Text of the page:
Conservation Evidence strives to be as useful to conservationists as possible. Please take our survey to help the team improve our resource.

Providing evidence to improve practice

Individual study: Artificial islands in wetland sites around the UK are used by a variety of bird species

Published source details

Burgess N.D. & Hirons G.J.M. (1992) Creation and management of artificial nesting sites for wetland birds. Journal of Environmental Management, 34, 285-295


This study is summarised as evidence for the intervention(s) shown on the right. The icon shows which synopsis it is relevant to.

Provide artificial nesting sites for grebes Bird Conservation

A 1992 review of the use of artificial islands and floating platforms in 17 wetland nature reserves across the UK (Burgess & Hirons 1992) found that great-crested grebes Podiceps cristatus and little grebes Tachybaptus ruficollis used well-vegetated islands and platforms at inland sites in the south of the UK. In addition, great-crested grebes used sparsely covered islands and platforms at inland sites, and well-vegetated ones at coastal sites. Neither species used either type of nesting site in Scotland. The review also examines island and platform use by divers, rails, ground-nesting seabirds, waders and wildfowl.

 

Provide artificial nesting sites for rails Bird Conservation

A replicated study in 1992 reviewed the use of artificial islands and floating platforms in 17 wetland nature reserves across the UK (Burgess & Hirons 1992) found that common moorhens Gallinula chloropus and common coot Fulica atra used both well-vegetated and bare shingle-covered islands and platforms at both inland and coastal sites. The only exception was moorhens not using sparsely covered platforms and islands at northern coastal sites. The review also examines island and platform use by grebes, divers, ground-nesting seabirds, waders and wildfowl.

 

Provide artificial nesting sites for waders Bird Conservation

A replicated study in 1992 reviewing the use of artificial islands and floating platforms in 17 wetland nature reserves across the UK (Burgess & Hirons 1992) found that six species of wader were more likely to use sparsely-vegetated islands and platforms for nesting on than well-vegetated ones. Platforms at inland sites were used less than those at coastal sites. Pied avocets Recurvirostra avosetta only bred on sparsely-covered islands and platforms at southern, coastal sites, with the provision of shingle islands leading to a significant increase in the avocet population at one site and the establishment of a population at another. Common ringed plovers Charadrius hiaticula only used islands at coastal sites, whilst little ringed plovers C. dubius only used sparsely-vegetated islands, but at both inland and coastal sites. Common redshank Tringa tetanus, northern lapwing Vanellus vanellus and Eurasian oystercatchers Haematopus ostralegus nested on islands at almost all sites. The review also examines island and platform use by grebes, divers, ground-nesting seabirds, rails and wildfowl.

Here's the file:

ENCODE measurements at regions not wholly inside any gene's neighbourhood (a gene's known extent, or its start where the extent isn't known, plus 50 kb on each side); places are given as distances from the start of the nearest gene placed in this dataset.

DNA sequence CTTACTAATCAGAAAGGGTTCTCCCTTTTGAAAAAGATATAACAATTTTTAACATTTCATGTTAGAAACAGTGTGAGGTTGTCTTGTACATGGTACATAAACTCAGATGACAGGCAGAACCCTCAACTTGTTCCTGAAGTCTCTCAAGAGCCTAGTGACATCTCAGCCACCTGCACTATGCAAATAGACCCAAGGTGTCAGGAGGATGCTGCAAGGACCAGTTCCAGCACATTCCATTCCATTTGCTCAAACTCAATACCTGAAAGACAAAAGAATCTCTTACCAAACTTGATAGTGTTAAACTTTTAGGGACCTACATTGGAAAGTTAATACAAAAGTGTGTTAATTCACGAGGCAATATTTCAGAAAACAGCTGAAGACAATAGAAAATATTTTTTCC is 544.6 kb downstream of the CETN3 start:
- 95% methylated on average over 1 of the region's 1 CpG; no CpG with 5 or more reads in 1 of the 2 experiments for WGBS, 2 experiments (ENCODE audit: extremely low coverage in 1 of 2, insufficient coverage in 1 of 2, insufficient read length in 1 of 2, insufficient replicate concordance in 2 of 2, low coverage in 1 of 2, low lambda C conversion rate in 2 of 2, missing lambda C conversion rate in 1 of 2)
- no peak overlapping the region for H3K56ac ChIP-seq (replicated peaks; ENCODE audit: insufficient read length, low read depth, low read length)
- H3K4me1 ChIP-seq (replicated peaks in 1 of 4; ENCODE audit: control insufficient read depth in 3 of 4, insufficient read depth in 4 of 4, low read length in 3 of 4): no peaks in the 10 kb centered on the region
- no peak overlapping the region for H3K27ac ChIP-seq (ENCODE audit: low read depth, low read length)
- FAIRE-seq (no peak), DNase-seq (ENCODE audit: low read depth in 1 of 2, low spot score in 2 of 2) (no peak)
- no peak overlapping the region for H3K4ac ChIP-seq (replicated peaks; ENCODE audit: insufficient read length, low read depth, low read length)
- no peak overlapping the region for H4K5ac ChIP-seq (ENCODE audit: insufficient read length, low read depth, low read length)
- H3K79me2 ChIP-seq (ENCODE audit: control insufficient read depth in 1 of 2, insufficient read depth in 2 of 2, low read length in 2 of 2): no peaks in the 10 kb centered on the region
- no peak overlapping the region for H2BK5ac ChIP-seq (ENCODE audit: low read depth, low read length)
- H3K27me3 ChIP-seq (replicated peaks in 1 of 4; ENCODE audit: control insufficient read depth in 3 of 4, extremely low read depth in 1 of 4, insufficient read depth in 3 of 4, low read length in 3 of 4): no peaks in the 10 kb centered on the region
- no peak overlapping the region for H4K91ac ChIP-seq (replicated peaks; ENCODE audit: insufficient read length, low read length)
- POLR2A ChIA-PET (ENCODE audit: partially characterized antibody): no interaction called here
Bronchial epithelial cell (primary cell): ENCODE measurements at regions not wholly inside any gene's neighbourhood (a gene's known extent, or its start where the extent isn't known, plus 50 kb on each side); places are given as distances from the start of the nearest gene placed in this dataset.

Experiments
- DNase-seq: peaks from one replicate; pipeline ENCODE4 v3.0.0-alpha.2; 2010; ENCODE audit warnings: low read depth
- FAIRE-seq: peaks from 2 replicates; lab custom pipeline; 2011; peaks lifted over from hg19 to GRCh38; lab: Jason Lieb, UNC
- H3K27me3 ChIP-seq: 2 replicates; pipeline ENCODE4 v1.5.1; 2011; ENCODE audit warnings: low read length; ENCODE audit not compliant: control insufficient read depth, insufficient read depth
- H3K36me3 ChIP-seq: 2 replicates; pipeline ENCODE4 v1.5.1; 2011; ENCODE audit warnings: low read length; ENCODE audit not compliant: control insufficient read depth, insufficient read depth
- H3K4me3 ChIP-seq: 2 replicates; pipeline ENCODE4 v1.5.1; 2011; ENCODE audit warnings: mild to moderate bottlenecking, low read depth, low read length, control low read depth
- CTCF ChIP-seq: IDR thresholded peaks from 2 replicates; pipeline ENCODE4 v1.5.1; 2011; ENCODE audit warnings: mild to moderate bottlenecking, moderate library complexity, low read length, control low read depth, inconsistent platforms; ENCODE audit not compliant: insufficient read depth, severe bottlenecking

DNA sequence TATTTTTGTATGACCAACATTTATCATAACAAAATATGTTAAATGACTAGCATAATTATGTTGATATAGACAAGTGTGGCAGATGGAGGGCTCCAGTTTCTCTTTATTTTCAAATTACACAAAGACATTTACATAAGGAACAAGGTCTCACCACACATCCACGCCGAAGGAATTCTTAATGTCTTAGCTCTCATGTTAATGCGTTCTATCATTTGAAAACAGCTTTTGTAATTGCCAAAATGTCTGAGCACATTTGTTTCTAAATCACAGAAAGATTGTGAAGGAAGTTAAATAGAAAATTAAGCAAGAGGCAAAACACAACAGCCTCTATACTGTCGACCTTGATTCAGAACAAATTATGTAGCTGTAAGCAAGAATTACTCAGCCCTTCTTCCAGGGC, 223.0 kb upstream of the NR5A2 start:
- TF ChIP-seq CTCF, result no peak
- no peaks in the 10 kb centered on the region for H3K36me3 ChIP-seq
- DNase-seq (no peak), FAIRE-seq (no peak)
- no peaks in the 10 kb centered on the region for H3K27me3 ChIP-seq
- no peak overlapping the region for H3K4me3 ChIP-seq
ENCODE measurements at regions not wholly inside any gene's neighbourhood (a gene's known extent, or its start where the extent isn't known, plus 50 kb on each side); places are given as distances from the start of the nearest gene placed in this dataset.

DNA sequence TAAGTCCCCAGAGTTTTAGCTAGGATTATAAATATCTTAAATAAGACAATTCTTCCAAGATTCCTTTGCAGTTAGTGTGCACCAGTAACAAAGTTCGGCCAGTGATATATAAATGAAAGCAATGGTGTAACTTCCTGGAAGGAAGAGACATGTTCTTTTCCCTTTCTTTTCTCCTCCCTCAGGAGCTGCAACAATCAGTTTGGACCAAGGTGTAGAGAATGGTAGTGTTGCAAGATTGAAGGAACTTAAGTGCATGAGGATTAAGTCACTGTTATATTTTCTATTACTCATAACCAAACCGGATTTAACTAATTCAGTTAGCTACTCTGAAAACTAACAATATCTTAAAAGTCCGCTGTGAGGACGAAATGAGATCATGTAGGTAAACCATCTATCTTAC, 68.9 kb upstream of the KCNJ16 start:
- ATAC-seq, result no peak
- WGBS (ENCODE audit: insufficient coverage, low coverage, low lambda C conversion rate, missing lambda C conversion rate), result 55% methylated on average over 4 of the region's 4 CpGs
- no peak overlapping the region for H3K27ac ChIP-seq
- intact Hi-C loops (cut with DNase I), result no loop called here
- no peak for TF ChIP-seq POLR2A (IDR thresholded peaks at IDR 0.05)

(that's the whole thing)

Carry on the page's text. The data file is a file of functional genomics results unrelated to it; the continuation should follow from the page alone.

Provide artificial nesting sites for divers/loons Bird Conservation

A 1992 replicated study of the use of artificial islands and floating platforms at 17 wetland nature reserves across the UK (Burgess & Hirons 1992) found that red-throated loons (divers) Gavia stellata and arctic loons (black-throated divers) G. arctica used both well-vegetated and bare shingle-covered islands and platforms at inland sites (i.e. on lakes and lochs) in Scotland. However, neither species used islands or rafts at Scottish coastal sites, or any sites in England or Wales. The review also examines island and platform use by grebes, rails, ground-nesting seabirds, waders and wildfowl.

 

Provide artificial nesting sites for ground and tree-nesting seabirds Bird Conservation

A 1992 review of the use of artificial islands and floating platforms in 17 wetland nature reserves across the UK (Burgess & Hirons 1992) found that all seven species of gull and tern investigated used sparsely-vegetated islands and platforms at southern, coastal sites, but that nesting sites elsewhere were not used by four of the species. Sandwich terns S. sandvicensis used vegetated nesting sites at southern coastal sites, whilst black-headed gulls L. ridibundus and common terns S. hirundo nested at all sites. At one site in Kent, the provision of 20 shingle islands has attracted 350 pairs of Sandwich and common terns and 1,000 pairs of black-headed gulls. The review also examines island and platform use by grebes, divers, rails, waders and wildfowl.

 

Provide artificial nesting sites for wildfowl using artificial/floating islands Bird Conservation

A replicated 1992 study of the use of artificial islands and floating platforms in 17 wetland nature reserves across the UK (Burgess & Hirons 1992) found that 11 species of wildfowl nested with greater frequency on well vegetated islands and platforms than on sparsely vegetated ones. This pattern was strongest at inland northern reserves, where all 11 species used well-vegetated sites, but none used sparsely covered ones. At coastal sites and southern reserves the pattern was weaker, but well-vegetated sites were always used by more species. The species studied were eight species of ducks, Canada geese Branta canadensis, feral greylag geese Anser anser and mute swans Cygnus olor. At four sites, the provision of vegetated islands or rafts resulted in the establishment of new populations of five duck species. The review also examines island and platform use by grebes, divers, ground-nesting seabirds, waders and rails.